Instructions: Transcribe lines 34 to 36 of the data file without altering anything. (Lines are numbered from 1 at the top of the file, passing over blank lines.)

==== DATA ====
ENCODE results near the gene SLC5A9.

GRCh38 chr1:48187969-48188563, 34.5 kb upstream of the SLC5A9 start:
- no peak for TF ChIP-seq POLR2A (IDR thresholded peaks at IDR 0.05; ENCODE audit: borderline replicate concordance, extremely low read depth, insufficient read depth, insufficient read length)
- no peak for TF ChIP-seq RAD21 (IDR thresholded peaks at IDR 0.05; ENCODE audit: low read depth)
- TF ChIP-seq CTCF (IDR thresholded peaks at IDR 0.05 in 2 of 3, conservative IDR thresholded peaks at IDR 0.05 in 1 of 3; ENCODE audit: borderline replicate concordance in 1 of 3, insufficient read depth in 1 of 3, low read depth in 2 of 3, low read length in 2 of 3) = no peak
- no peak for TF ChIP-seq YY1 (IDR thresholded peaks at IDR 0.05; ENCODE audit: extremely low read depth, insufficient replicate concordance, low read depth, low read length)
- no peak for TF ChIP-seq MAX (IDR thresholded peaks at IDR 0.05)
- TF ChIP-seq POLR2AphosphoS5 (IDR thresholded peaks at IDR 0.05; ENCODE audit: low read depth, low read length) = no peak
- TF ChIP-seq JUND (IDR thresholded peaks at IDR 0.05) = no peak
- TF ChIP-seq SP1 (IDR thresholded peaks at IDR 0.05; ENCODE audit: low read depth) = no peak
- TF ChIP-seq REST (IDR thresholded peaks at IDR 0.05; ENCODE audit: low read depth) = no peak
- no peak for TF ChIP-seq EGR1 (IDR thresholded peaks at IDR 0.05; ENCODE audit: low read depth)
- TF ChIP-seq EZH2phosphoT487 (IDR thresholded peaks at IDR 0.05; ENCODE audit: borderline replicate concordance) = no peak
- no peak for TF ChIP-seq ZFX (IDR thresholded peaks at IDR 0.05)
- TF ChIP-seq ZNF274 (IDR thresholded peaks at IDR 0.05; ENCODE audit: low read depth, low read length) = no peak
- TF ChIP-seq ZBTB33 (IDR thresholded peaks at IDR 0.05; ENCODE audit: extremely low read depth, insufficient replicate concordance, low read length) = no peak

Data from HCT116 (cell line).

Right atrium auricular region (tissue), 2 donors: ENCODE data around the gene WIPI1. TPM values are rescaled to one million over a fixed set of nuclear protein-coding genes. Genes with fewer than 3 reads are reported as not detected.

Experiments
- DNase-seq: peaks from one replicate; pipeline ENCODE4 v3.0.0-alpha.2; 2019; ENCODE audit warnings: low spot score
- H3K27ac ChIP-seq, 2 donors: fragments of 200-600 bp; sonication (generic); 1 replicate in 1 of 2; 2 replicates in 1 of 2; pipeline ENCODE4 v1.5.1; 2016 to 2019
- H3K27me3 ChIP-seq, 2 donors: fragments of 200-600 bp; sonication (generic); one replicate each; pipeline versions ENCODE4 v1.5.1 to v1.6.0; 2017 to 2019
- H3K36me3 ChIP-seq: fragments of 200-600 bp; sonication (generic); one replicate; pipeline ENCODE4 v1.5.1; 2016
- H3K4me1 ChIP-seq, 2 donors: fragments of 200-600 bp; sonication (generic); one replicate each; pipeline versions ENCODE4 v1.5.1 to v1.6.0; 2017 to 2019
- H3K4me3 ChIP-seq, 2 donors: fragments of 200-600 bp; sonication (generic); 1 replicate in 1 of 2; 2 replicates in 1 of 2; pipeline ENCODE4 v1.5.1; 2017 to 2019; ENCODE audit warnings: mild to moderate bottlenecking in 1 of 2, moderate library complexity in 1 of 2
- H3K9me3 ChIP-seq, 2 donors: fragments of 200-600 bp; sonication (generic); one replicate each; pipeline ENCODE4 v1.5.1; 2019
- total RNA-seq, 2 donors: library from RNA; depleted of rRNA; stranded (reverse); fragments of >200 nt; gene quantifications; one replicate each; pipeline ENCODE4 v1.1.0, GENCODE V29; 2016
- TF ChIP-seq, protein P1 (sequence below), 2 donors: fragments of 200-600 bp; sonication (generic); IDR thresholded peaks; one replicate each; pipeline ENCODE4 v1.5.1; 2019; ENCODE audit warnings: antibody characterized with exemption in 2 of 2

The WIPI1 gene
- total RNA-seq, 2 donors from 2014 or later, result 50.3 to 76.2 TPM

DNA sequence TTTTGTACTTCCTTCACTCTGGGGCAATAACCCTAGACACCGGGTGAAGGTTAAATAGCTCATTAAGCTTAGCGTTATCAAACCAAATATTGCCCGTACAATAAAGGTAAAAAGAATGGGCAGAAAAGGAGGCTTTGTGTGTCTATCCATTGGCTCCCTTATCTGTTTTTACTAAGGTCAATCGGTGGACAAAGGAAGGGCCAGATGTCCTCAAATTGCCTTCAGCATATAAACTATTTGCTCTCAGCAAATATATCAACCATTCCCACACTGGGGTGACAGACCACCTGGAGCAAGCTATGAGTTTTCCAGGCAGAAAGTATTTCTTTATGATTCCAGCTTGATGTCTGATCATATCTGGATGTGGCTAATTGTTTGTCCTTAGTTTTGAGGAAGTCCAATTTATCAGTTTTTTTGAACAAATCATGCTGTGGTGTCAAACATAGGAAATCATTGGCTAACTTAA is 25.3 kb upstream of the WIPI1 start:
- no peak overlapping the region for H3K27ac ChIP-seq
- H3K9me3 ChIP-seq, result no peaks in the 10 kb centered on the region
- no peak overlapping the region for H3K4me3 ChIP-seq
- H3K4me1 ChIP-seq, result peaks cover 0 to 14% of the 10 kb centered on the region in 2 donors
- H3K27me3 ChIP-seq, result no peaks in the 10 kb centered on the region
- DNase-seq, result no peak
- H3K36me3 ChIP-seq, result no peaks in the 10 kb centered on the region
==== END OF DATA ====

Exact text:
- no peak overlapping the region for H3K4me3 ChIP-seq
- H3K4me1 ChIP-seq, result peaks cover 0 to 14% of the 10 kb centered on the region in 2 donors
- H3K27me3 ChIP-seq, result no peaks in the 10 kb centered on the region